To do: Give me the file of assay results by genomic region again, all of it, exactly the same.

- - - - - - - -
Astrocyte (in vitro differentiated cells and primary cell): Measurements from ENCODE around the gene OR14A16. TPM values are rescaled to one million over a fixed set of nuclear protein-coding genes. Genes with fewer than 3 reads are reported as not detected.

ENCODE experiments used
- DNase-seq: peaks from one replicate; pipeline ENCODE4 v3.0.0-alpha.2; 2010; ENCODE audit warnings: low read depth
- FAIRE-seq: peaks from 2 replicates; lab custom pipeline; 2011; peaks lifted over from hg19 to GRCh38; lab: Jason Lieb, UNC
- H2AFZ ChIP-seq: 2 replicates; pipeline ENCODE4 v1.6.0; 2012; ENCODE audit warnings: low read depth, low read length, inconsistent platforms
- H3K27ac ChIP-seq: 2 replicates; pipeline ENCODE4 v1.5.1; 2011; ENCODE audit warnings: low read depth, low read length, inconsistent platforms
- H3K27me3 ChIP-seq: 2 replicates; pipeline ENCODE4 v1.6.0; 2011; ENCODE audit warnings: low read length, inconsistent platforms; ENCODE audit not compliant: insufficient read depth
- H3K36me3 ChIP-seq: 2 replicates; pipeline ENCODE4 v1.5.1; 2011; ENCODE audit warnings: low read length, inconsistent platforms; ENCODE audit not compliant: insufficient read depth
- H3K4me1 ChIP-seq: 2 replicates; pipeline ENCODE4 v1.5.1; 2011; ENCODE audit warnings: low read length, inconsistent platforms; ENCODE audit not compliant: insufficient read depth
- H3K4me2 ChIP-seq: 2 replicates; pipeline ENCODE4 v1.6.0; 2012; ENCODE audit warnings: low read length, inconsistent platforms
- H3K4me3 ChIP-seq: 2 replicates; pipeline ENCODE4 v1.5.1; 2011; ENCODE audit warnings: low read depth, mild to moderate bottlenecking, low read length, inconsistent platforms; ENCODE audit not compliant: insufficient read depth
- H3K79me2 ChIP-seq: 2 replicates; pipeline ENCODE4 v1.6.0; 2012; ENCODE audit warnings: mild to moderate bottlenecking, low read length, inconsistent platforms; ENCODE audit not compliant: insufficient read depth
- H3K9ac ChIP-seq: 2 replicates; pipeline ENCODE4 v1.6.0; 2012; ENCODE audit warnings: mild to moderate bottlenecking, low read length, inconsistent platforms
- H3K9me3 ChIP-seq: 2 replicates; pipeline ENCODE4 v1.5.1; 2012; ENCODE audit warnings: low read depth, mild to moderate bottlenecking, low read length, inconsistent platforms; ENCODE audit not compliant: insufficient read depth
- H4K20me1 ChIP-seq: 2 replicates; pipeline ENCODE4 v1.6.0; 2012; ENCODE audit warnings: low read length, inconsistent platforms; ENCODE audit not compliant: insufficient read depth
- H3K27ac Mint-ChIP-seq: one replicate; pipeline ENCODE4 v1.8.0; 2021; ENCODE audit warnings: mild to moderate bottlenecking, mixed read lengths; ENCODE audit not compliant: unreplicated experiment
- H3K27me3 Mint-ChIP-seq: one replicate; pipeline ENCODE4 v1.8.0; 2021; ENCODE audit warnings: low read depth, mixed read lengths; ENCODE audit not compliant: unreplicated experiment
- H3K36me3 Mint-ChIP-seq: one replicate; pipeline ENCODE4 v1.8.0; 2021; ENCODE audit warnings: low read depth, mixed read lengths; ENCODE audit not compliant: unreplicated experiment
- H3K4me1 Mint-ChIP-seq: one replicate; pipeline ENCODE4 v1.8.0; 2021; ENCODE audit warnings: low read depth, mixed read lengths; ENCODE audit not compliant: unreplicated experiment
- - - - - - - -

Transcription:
Astrocyte (in vitro differentiated cells and primary cell): Measurements from ENCODE around the gene OR14A16. TPM values are rescaled to one million over a fixed set of nuclear protein-coding genes. Genes with fewer than 3 reads are reported as not detected.

ENCODE experiments used
- DNase-seq: peaks from one replicate; pipeline ENCODE4 v3.0.0-alpha.2; 2010; ENCODE audit warnings: low read depth
- FAIRE-seq: peaks from 2 replicates; lab custom pipeline; 2011; peaks lifted over from hg19 to GRCh38; lab: Jason Lieb, UNC
- H2AFZ ChIP-seq: 2 replicates; pipeline ENCODE4 v1.6.0; 2012; ENCODE audit warnings: low read depth, low read length, inconsistent platforms
- H3K27ac ChIP-seq: 2 replicates; pipeline ENCODE4 v1.5.1; 2011; ENCODE audit warnings: low read depth, low read length, inconsistent platforms
- H3K27me3 ChIP-seq: 2 replicates; pipeline ENCODE4 v1.6.0; 2011; ENCODE audit warnings: low read length, inconsistent platforms; ENCODE audit not compliant: insufficient read depth
- H3K36me3 ChIP-seq: 2 replicates; pipeline ENCODE4 v1.5.1; 2011; ENCODE audit warnings: low read length, inconsistent platforms; ENCODE audit not compliant: insufficient read depth
- H3K4me1 ChIP-seq: 2 replicates; pipeline ENCODE4 v1.5.1; 2011; ENCODE audit warnings: low read length, inconsistent platforms; ENCODE audit not compliant: insufficient read depth
- H3K4me2 ChIP-seq: 2 replicates; pipeline ENCODE4 v1.6.0; 2012; ENCODE audit warnings: low read length, inconsistent platforms
- H3K4me3 ChIP-seq: 2 replicates; pipeline ENCODE4 v1.5.1; 2011; ENCODE audit warnings: low read depth, mild to moderate bottlenecking, low read length, inconsistent platforms; ENCODE audit not compliant: insufficient read depth
- H3K79me2 ChIP-seq: 2 replicates; pipeline ENCODE4 v1.6.0; 2012; ENCODE audit warnings: mild to moderate bottlenecking, low read length, inconsistent platforms; ENCODE audit not compliant: insufficient read depth
- H3K9ac ChIP-seq: 2 replicates; pipeline ENCODE4 v1.6.0; 2012; ENCODE audit warnings: mild to moderate bottlenecking, low read length, inconsistent platforms
- H3K9me3 ChIP-seq: 2 replicates; pipeline ENCODE4 v1.5.1; 2012; ENCODE audit warnings: low read depth, mild to moderate bottlenecking, low read length, inconsistent platforms; ENCODE audit not compliant: insufficient read depth
- H4K20me1 ChIP-seq: 2 replicates; pipeline ENCODE4 v1.6.0; 2012; ENCODE audit warnings: low read length, inconsistent platforms; ENCODE audit not compliant: insufficient read depth
- H3K27ac Mint-ChIP-seq: one replicate; pipeline ENCODE4 v1.8.0; 2021; ENCODE audit warnings: mild to moderate bottlenecking, mixed read lengths; ENCODE audit not compliant: unreplicated experiment
- H3K27me3 Mint-ChIP-seq: one replicate; pipeline ENCODE4 v1.8.0; 2021; ENCODE audit warnings: low read depth, mixed read lengths; ENCODE audit not compliant: unreplicated experiment
- H3K36me3 Mint-ChIP-seq: one replicate; pipeline ENCODE4 v1.8.0; 2021; ENCODE audit warnings: low read depth, mixed read lengths; ENCODE audit not compliant: unreplicated experiment
- H3K4me1 Mint-ChIP-seq: one replicate; pipeline ENCODE4 v1.8.0; 2021; ENCODE audit warnings: low read depth, mixed read lengths; ENCODE audit not compliant: unreplicated experiment